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Biden renews defense pledge to Europe but warns of democratic ‘inflection point’

President: Democracies must demonstrate that they can still deliver

President Joe Biden delivers remarks at a virtual event hosted by the Munich Security Conference in the East Room of the White House on Friday.
President Joe Biden delivers remarks at a virtual event hosted by the Munich Security Conference in the East Room of the White House on Friday. (Getty Images)

In his first major address to European allies, President Joe Biden on Friday sought to reassure them of the U.S. commitment to mutual defense while also acknowledging the long-term challenges to democracies throughout Europe and America, which he said were facing “an inflection point.”

“I speak to you today as president of the United States at the very start of my administration, and I’m sending a clear message to the world,” Biden said in remarks from the White House. “America is back. The Trans-Atlantic alliance is back. And we are not looking backward. We are looking forward together.”

The president reaffirmed U.S. commitment to the bedrock principle of mutual defense that undergirds the NATO alliance, which former President Donald Trump repeatedly called into question.

“We’ll keep faith with Article 5, it’s a guarantee. An attack on one is an attack on all. That is our unshakeable vow,” Biden said.

He listed several ways in which his administration — less than a month old — has broken decisively with Trump’s “America First” foreign policies. They included lifting a cap imposed by the previous administration on the number of U.S. troops that can be based in Germany while halting Trump’s ordered withdrawal of forces from the country; extending the New START arms control treaty with Russia for the maximum allowable five years; and rejoining the Paris Climate agreement.

[U.S. will pay $200 million in overdue and current dues to WHO]

Biden also used the event to announce the United States was pledging a total of $4 billion, including an initial $2 billion commitment, to the World Health Organization’s COVAX initiative, which seeks to collectively finance and distribute coronavirus vaccines around the world, particularly in developing countries.

The U.S. Agency for International Development said the funding was going through Gavi, a multilateral public-private immunization campaign that has received U.S. taxpayer support for years. Congress appropriated the $4 billion in emergency funding for Gavi in its fiscal 2021 omnibus spending law, which was passed in December. In one of his last acts as president, Trump tried to cancel that funding, but that action was quickly reversed by Biden.

“This contribution will support the purchase and delivery of safe and effective COVID-19 vaccines for the world’s most vulnerable and at-risk populations, including frontline health care workers,” said acting USAID Administrator Gloria Steele in a Friday statement. “This support is critical to controlling the pandemic and slowing the emergence of new variants as well as helping restart the global economy, all of which will ultimately benefit the American people.”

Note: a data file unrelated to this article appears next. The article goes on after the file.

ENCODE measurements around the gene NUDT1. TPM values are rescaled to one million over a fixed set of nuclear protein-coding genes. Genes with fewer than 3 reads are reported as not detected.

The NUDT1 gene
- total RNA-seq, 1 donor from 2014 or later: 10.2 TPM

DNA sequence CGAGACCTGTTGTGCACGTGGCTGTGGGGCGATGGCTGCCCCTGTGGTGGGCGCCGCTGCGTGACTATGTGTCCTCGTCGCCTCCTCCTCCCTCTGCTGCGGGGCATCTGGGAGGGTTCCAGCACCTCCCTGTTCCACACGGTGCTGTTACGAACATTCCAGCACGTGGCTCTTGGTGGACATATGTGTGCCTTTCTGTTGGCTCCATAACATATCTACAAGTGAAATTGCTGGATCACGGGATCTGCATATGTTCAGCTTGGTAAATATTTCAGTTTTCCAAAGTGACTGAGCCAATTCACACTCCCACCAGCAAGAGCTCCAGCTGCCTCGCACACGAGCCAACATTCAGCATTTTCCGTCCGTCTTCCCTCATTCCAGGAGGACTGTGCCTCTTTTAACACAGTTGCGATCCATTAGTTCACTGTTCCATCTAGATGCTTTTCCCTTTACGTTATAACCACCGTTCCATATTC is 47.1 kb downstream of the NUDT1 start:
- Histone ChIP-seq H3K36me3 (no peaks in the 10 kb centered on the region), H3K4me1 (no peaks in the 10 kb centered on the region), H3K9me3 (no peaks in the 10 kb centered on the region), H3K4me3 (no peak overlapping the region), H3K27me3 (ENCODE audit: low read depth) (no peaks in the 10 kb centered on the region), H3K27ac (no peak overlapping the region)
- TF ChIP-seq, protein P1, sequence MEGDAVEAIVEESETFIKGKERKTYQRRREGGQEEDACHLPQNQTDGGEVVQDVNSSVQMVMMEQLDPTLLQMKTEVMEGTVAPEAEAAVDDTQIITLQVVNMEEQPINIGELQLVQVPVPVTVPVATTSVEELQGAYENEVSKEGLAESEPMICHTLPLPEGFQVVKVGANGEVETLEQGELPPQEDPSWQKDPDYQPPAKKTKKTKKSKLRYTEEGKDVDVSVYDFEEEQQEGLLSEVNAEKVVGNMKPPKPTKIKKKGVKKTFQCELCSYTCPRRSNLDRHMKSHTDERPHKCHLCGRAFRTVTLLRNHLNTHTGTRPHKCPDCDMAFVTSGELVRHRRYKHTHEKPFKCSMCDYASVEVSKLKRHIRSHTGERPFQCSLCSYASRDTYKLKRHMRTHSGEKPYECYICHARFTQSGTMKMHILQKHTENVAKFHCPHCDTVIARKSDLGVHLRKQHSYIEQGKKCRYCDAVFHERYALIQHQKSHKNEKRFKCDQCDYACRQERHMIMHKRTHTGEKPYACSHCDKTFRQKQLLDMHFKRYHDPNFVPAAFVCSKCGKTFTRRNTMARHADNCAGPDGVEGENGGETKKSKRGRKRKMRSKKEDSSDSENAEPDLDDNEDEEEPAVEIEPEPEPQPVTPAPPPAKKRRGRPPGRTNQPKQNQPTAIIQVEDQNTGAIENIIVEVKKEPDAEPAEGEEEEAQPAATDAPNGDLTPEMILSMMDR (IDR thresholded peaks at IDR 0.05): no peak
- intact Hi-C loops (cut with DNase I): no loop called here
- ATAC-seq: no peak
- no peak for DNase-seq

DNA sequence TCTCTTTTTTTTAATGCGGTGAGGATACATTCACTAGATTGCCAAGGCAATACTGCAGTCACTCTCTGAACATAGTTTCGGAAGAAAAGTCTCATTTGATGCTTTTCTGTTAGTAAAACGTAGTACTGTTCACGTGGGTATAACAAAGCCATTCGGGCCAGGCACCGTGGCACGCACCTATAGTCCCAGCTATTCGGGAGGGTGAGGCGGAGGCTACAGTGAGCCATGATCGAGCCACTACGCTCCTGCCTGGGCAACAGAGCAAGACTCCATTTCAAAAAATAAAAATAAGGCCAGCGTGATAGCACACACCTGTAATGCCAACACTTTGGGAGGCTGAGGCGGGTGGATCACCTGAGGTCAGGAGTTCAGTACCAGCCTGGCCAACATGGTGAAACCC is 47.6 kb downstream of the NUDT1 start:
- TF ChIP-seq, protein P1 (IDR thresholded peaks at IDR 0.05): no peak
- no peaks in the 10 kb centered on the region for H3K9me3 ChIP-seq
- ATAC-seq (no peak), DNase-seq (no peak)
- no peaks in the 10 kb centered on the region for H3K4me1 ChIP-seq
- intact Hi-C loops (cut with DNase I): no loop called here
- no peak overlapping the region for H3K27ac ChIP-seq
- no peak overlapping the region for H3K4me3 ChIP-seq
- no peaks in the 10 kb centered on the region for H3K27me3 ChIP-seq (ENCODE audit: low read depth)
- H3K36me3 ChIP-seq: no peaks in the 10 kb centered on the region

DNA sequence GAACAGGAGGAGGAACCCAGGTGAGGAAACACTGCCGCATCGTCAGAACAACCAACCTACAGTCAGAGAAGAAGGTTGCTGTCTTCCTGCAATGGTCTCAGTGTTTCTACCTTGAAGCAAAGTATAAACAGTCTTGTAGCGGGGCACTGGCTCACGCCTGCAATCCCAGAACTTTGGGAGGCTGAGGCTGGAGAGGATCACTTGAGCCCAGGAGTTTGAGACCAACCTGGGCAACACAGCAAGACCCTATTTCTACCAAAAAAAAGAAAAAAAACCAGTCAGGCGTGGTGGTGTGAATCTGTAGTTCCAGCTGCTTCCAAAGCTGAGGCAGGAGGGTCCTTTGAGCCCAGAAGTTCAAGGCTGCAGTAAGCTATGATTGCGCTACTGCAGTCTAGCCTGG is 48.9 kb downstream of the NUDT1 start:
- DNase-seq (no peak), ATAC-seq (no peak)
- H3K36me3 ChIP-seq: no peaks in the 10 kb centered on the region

Steele said the U.S. government would provide additional funding through 2022 and would work to persuade other donors to also make contributions to COVAX, which is facing a multibillion-dollar shortfall in its fundraising goals.

Fragile democracies

In another break from Trump, who frequently cheered on autocratic rulers in Turkey, the Philippines, Egypt and elsewhere, Biden spoke passionately about the vulnerabilities facing democracies around the world.

“We are in the midst of a fundamental debate about the future and direction of our world. We’re at an inflection point between those who argue that, given all the challenges we face — from the fourth industrial revolution to a global pandemic — that autocracy is the best way forward… and those who understand that democracy is essential,” he said. “I believe that — every ounce of my being — that democracy will and must prevail. We must demonstrate that democracies can still deliver for our people in this changed world. That, in my view, is our galvanizing mission.”

Biden did not dwell in his remarks on issues in which Washington is divided from European partners, such as the Nord Stream 2 pipeline that would transport Russian natural gas to Germany and other European countries. Congress is especially hostile to the project and has passed laws that require the sanctioning of foreign businesses that assist in the construction of the 1,200 kilometer underwater pipeline.

But Germany, which would see its annual imports of Russian natural gas doubled once Nord Stream 2 is operating, has been skeptical of Washington’s warnings that the pipeline would make it too vulnerable to potential energy blackmail by Russian President Vladimir Putin. Some German officials see an ulterior business motive in Washington’s opposition to the pipeline, stemming from the surge in recent years of exports of American liquefied natural gas to European countries.

Biden didn’t mention any of those dynamics, though he did compliment German Chancellor Angela Merkel, calling her a “good friend” and “outstanding leader.”

Just prior to delivering his speech, Biden participated in a video call with Merkel and the other leaders of the Group of 7 leading industrialized nations.

State Department spokesman Ned Price on Friday declined to detail whether Biden broached the Nord Stream 2 issue with Merkel.

“I wouldn’t want to characterize private discussions but I am happy to reiterate where we are on this: Our allies know this … we’ve been clear for some time that Nord Stream 2 is a bad deal and that companies risk sanctions if they are involved,” he told reporters.

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